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UEFA Cop Flak from Former Greats

"It's a ridiculous decision by UEFA, they should have tried to work out a different scenario and shown a little bit of compassion, and they didn't," Peter Schmeichel, whose son Kasper was in goal for Denmark when the incident occurred, told the BBC.

"Something terrible like that happens and UEFA gives the players an option to go out and play the game or come back at 1200 on Sunday. What kind of option is that? There is no way that game should have been played last night. Not one player on that pitch was in the right mindset to be playing a game of football," he said.

His opinions were echoed by Michael Laudrup, widely considered to be one of the greatest players ever to play for Denmark.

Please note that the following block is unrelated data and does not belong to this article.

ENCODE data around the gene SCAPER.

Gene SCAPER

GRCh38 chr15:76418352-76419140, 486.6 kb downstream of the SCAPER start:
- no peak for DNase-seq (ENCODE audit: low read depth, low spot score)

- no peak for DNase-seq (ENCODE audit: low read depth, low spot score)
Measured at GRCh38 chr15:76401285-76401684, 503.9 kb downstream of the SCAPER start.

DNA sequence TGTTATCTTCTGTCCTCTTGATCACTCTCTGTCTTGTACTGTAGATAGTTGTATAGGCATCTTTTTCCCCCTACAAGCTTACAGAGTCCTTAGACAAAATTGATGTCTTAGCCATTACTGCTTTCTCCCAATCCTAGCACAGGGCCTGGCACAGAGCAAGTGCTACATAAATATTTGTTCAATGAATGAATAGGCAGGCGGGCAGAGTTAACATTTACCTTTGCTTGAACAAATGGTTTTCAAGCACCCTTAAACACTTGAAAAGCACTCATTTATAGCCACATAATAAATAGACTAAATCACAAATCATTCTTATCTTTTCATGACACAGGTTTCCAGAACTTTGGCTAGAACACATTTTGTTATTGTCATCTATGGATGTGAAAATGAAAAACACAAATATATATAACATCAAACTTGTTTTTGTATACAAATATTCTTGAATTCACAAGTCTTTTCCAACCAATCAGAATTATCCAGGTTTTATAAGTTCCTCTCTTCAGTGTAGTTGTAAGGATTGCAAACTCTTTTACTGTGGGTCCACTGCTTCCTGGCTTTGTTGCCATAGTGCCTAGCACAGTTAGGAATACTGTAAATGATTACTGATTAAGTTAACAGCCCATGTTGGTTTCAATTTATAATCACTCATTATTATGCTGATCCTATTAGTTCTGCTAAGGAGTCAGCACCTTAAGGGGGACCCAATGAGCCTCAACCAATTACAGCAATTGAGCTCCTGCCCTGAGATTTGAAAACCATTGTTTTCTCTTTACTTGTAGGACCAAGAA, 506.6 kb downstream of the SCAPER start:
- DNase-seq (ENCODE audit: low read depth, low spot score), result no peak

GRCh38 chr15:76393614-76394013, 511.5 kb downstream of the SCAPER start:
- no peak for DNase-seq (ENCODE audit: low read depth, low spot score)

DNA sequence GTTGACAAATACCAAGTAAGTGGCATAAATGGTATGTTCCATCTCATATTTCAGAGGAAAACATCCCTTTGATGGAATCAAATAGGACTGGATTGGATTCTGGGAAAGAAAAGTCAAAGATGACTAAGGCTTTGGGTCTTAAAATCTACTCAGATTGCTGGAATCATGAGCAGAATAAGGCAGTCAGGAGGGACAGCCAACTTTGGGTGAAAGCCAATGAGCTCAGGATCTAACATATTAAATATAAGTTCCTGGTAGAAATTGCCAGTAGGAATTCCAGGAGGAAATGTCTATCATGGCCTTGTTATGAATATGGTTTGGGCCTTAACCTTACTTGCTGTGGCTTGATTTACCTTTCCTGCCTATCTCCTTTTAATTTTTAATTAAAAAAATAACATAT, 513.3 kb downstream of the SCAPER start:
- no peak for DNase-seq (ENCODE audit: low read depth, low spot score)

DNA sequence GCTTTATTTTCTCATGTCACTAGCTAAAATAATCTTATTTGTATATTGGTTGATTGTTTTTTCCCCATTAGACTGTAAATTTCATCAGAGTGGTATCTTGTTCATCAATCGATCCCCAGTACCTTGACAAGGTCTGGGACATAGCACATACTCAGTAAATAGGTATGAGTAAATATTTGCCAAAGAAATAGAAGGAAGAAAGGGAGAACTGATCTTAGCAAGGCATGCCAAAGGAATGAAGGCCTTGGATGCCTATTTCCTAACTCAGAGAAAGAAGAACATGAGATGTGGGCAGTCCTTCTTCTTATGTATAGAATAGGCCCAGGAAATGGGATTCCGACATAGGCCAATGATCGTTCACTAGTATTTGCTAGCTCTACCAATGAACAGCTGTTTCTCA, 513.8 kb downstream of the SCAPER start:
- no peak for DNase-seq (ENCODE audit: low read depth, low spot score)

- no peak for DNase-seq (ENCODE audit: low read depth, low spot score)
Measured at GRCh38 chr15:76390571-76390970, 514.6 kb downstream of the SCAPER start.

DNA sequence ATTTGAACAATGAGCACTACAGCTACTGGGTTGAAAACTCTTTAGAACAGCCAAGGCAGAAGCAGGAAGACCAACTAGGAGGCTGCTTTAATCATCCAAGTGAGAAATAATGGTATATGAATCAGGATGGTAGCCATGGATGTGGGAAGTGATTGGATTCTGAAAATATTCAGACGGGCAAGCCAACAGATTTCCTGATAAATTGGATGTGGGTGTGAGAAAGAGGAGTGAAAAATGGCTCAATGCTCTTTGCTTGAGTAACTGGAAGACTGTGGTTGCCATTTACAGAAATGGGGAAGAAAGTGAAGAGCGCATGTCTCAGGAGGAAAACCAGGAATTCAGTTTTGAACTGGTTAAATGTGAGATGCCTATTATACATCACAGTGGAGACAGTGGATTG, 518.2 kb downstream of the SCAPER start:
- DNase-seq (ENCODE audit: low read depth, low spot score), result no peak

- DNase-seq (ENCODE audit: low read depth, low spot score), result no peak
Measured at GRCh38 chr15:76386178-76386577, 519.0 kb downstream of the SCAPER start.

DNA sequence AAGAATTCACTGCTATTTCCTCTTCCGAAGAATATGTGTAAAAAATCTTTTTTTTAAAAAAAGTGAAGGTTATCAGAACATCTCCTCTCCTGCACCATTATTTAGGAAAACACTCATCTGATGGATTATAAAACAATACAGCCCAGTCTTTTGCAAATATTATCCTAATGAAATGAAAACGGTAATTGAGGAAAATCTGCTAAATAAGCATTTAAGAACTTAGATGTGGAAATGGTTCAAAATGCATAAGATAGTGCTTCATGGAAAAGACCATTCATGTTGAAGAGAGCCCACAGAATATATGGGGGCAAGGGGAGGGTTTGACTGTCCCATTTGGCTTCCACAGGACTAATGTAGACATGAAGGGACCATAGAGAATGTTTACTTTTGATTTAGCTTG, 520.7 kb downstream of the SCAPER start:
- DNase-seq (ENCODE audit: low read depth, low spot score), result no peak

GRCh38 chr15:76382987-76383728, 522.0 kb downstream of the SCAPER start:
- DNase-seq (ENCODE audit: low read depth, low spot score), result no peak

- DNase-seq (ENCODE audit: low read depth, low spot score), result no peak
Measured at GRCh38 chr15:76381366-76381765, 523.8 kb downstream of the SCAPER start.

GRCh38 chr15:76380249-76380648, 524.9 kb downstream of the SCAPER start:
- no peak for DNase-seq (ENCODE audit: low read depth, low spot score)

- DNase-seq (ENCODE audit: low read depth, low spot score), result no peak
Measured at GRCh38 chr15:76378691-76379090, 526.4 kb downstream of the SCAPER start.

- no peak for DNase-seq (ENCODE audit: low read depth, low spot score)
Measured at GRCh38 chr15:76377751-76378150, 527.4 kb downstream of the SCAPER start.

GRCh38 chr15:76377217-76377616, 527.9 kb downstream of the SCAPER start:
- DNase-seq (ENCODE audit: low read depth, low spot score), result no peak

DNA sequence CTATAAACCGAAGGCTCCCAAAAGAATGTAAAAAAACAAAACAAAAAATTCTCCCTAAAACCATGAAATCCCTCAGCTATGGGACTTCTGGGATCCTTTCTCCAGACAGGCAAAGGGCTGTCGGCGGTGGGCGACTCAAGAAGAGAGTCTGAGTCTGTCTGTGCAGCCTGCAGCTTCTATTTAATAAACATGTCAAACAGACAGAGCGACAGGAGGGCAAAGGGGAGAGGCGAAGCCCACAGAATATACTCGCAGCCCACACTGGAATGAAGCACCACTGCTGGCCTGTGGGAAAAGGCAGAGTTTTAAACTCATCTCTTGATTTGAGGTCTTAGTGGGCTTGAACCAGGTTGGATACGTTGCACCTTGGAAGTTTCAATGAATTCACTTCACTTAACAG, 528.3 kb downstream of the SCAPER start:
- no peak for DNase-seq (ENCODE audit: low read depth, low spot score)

"When such things happen, you are in the throes of your emotions, and you do not have the capacity and oversight to make important decisions. There must be someone who says, 'now we're going to do this, and now we stop here'," he told Denmark's TV3.

"They were given a choice that is not a choice – play tonight or play tomorrow at 12. I think that I'm sorry, but that is not a choice," Laudrup said.

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What Next?

For Denmark, it is the unenviable task of playing the World Number 1 Belgium, who hardly stepped out of third gear on the opening night, even leaving the likes of Kevin de Bruyne out while Eden Hazard came off the bench.

The Danes have decided to take their time as they prepare for the match and are clear about not hesitating in case they need professional help.

While Kjaer and Hjulmand prepare the side for their next game, one can only hope that UEFA on their part step up with support in any which way the players might need after showing a lack of compassion in handling a traumatic situation.